By Jordan Williams, William & Mary Libraries
Last week, W&M Libraries shed a bright light on Black Greek Letter organizations (BGLO) at the debut of the library’s exhibit, “Strollin’: A History of Black Greek Letter Organizations at William & Mary.” More than 125 students, staff, and alumni, including Greek members from past and present, gathered to take part in the special occasion and celebrate the recognition of their organizations.
Spearheaded by the libraries’ oral historian, Andre Taylor, the exhibit combines artifacts, oral histories, books and more to tell the origins of each of the eight Black Greek organizations that have existed on campus.
“We know of Hulon Willis, the first black graduate of W&M, and we’ve heard the stories of the first black students in residence at W&M (Karen Ely, Lynn Briley and Janet Brown),” Taylor said. “But we hadn’t investigated the Greek life within the initial group of black students that studied here. There are rich stories to be told.”
Taylor’s desire to research the Black Greek experience on campus spawned from a question asked by an inquisitive student. One day, while proudly sporting his Alpha Phi Alpha fraternity t-shirt, Taylor was questioned about the meaning of the Greek letters he wore. Taylor quickly learned the student was unaware of the existence of W&M’s black fraternities and sororities.
“If students don’t know that Black Greek Letter organizations existed, and we are in a place of academia, then it’s our job to educate them,” Taylor said. “As an oral historian, I started wondering about the story of other black Greeks that had been initiated on this campus and it went from there.”
Nationwide, there are nine Black Greek Letter organizations, which are affectionately known as “The Divine Nine.” The Divine Nine developed in the early 1900s in response to the trials and tribulations of racism black people faced. BGLOs are largely known for their social traditions, but the majority of their values center around social change, propelling educational advancement and serving the community.
These values have molded some of the most influential leaders and barrier breakers in our nation. Martin Luther King was an Alpha Phi Alpha, Arthur Ashe pledged to Kappa Alpha Psi, Black History Month founder Carter G. Woodson was an Omega Psi Phi, and Toni Morrison and Kamala Harris were members of Alpha Kappa Alpha.
Despite decades of social impact, a large gap of time still passed before the first Divine Nine organization took shape at W&M. Alpha Phi Alpha started a chapter on campus in 1976 to become the first black fraternity at W&M.
“The exhibit has a timeline depicting the origins of the Divine Nine Organizations, their arrival and progression at W&M, and the black experience throughout those years. It shows how things started and gradually blossomed,” Taylor said. “I wanted to highlight how the black experience at W&M started years after there had been Greek life on campus.”
A key resource in helping Taylor track down these stories was W&M’s Chief Diversity Officer Fanchon Glover. During her 26 years of service at W&M, Glover has had the opportunity to meet many W&M BGLO alumni, and she was able to connect Taylor with them.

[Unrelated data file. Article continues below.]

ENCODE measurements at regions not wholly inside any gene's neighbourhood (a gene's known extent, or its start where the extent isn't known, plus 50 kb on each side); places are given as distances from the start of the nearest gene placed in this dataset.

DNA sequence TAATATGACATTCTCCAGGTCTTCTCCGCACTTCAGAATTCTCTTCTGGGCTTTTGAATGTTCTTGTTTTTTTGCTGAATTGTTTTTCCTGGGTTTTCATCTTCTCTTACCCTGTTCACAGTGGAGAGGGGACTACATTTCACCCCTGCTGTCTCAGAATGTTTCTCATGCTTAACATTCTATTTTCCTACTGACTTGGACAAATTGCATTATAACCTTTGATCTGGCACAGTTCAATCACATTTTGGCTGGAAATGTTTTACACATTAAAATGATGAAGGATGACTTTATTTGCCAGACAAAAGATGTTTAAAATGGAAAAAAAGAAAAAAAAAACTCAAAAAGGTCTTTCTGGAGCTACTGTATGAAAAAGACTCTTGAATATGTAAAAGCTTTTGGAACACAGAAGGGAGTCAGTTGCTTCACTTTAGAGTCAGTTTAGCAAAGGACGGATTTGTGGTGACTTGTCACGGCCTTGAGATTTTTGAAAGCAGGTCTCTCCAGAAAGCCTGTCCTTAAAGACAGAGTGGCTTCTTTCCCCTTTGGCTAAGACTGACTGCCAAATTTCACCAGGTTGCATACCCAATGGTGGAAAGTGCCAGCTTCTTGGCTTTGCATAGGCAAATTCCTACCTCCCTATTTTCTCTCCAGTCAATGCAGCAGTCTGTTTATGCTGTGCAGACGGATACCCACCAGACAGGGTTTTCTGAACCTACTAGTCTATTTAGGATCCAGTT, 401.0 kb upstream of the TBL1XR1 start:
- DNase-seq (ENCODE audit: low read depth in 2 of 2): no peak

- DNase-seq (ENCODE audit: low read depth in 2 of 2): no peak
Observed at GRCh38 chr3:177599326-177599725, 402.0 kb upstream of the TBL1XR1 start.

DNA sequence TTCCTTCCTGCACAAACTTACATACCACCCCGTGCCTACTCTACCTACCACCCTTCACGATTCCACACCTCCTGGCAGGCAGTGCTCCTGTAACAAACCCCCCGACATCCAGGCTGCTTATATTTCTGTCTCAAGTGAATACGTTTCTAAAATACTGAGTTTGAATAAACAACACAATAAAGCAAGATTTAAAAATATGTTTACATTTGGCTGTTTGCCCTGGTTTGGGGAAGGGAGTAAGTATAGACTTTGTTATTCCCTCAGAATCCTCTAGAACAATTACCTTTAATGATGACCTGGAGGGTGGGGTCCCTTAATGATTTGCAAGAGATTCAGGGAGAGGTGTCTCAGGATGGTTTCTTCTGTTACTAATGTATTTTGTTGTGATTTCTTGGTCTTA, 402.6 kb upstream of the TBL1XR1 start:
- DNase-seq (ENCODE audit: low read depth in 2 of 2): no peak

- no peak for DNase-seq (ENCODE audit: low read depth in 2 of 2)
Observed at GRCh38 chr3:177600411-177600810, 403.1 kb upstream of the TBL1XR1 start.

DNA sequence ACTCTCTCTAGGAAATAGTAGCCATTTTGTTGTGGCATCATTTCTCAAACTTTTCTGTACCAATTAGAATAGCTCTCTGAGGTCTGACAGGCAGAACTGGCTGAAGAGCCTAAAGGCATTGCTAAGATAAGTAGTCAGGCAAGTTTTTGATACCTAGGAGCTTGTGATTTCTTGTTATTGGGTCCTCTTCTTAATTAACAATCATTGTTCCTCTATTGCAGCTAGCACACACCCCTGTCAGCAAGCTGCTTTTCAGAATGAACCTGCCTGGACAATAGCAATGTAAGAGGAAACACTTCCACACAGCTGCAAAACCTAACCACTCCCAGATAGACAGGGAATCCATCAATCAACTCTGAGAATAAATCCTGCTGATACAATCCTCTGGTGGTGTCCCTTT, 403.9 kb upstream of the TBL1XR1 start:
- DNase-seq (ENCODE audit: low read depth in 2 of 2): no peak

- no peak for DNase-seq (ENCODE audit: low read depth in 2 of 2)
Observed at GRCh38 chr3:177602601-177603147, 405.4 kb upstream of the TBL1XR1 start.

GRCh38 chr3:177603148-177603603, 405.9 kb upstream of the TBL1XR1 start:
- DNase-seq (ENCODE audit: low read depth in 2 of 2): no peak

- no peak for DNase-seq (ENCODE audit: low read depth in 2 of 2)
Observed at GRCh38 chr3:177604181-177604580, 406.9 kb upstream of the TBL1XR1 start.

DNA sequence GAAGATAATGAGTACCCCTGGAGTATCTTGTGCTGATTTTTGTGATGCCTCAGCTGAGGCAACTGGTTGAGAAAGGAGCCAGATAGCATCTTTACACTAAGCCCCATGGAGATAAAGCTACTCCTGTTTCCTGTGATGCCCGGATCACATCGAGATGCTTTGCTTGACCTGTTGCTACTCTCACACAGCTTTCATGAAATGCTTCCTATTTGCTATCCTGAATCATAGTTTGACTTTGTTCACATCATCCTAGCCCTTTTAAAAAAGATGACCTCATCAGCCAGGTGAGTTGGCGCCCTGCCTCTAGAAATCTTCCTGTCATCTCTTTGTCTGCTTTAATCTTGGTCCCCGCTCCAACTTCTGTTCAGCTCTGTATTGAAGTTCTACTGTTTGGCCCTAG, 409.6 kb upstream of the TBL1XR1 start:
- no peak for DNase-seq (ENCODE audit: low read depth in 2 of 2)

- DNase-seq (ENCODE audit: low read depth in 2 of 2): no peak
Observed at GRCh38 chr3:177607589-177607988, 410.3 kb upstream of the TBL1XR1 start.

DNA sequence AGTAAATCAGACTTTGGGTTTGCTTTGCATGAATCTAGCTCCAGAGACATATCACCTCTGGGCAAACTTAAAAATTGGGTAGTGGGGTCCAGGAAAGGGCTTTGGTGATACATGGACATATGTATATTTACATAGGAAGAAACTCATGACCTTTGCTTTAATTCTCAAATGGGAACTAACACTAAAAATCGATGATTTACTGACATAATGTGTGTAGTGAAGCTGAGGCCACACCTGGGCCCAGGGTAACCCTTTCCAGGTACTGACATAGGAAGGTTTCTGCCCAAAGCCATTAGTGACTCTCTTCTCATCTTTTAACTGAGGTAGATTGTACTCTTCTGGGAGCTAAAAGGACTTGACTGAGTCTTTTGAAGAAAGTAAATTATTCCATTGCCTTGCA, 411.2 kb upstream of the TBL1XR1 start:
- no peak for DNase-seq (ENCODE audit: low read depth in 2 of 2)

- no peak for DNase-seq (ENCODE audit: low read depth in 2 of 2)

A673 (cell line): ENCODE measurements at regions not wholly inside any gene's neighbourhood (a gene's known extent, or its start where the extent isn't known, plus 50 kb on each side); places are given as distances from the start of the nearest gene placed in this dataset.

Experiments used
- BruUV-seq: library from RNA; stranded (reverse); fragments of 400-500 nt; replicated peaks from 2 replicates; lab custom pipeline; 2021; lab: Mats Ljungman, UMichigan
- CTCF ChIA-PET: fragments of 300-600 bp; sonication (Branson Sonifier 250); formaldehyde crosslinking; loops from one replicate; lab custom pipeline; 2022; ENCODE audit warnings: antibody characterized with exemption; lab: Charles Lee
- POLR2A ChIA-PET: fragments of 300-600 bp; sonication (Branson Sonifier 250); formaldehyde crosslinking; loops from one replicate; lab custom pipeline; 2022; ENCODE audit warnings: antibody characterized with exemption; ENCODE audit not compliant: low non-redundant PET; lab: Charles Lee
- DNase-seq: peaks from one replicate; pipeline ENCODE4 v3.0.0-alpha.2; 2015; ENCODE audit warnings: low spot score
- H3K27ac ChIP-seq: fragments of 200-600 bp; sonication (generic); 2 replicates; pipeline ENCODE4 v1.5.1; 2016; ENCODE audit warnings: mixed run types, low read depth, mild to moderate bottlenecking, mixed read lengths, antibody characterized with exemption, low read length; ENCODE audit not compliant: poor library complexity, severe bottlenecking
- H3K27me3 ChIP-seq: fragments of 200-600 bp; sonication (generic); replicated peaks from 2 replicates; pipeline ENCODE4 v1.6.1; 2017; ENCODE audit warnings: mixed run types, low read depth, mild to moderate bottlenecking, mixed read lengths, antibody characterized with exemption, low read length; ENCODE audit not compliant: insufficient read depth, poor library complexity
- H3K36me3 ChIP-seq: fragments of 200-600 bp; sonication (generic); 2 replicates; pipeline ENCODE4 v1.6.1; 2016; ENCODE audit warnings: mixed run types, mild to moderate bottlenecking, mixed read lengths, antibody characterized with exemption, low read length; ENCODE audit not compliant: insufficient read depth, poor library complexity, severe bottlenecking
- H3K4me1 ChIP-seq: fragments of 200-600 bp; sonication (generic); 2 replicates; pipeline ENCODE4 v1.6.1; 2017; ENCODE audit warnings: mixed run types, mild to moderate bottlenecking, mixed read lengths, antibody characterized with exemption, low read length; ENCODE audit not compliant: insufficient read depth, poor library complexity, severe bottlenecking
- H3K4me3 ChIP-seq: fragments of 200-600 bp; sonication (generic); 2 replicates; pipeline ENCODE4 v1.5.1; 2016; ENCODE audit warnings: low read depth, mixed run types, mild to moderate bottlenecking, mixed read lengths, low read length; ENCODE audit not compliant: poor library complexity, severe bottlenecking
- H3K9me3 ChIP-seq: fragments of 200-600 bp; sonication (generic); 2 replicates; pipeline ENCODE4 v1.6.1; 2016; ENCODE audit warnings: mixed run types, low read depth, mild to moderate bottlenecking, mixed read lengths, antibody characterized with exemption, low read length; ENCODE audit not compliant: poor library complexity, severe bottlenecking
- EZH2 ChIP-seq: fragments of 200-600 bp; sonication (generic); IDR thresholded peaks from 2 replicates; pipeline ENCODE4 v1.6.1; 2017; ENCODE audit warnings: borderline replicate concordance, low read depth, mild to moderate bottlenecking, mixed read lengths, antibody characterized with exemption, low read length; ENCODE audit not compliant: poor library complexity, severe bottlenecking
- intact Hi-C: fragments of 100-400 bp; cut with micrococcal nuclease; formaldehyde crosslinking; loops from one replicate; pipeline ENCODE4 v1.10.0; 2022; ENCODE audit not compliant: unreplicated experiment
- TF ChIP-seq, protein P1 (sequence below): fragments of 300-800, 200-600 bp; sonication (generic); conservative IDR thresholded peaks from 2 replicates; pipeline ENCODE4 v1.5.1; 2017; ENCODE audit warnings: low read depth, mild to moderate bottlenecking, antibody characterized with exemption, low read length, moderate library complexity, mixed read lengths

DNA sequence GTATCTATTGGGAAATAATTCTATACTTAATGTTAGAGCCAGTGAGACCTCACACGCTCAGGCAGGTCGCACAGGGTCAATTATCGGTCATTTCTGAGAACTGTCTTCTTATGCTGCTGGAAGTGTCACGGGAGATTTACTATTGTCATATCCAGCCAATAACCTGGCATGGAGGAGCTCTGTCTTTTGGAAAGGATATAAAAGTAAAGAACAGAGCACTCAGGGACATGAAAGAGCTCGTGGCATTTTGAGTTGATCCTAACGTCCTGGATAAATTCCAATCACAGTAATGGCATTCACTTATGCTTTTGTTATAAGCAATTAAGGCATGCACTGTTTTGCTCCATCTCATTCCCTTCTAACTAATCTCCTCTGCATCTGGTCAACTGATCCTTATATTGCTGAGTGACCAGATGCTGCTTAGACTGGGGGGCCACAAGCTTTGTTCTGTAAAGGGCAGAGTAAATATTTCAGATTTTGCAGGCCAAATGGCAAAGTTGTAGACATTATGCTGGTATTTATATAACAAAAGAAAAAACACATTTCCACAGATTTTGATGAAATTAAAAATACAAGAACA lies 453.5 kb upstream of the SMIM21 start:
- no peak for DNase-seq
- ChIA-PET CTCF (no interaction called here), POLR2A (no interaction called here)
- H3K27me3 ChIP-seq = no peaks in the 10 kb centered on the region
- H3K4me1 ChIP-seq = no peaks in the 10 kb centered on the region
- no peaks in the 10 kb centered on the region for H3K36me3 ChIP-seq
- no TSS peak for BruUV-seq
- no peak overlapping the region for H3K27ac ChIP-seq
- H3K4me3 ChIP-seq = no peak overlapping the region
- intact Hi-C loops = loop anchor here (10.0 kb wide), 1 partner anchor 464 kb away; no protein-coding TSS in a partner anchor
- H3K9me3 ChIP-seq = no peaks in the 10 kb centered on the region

“Many people don’t know Divine Nine organizations exist and others have known, but only because they walked by a step show. However, Divine Nine organizations are much more than step shows and parties. This exhibit connects and tells a fuller story of an entity a lot of people don’t know about,” Glover said.
As a member of Delta Sigma Theta, Glover understands the powerful sense of community that comes with being part of a BGLO. Glover pledged to her sorority post-college, and it provided instant community after coming to Williamsburg with no family in the area. She is now passionate about helping black W&M students discover a space of belonging on campus.
The reception also featured guest speaker Gregory Parks, professor of law at Wake Forest University. He gave a talk on his latest publication, A Pledge with Purpose: Black Sororities and Fraternities and the Fight for Equality. In the book, Parks and his co-author Matthew W. Hughey unpack the historical and political significance of the Divine Nine.
“’Strollin': A history of Black Greek Letter Organizations at William & Mary’ was such an amazing display of sacrifice, persistence, and community,” Parks said. “I was automatically reminded of the essence of fraternal life—
brotherhood (and sisterhood)—when I saw the picture of my fraternity brother, and friend, Andrew Zawacki. Brother Andre Taylor created an excellent exhibit. I was humbled to be asked to talk about these incredible organizations and that so many people came out to support.”
For Taylor, debuting the exhibit was a unique way of jumpstarting Black History Month. The research provides an additional layer of context to the historical figures commonly celebrated during this time of year.
“Learning about the black leaders who were members of these organizations adds context to their lives. Now we can see them through a different lens,” said Taylor. “I couldn’t think of a better way to kick off Black History Month.”
*The oral histories given by members of Black Greek-letter organizations at W&M and the book talk given by Parks can be viewed on the W&M Libraries YouTube Channel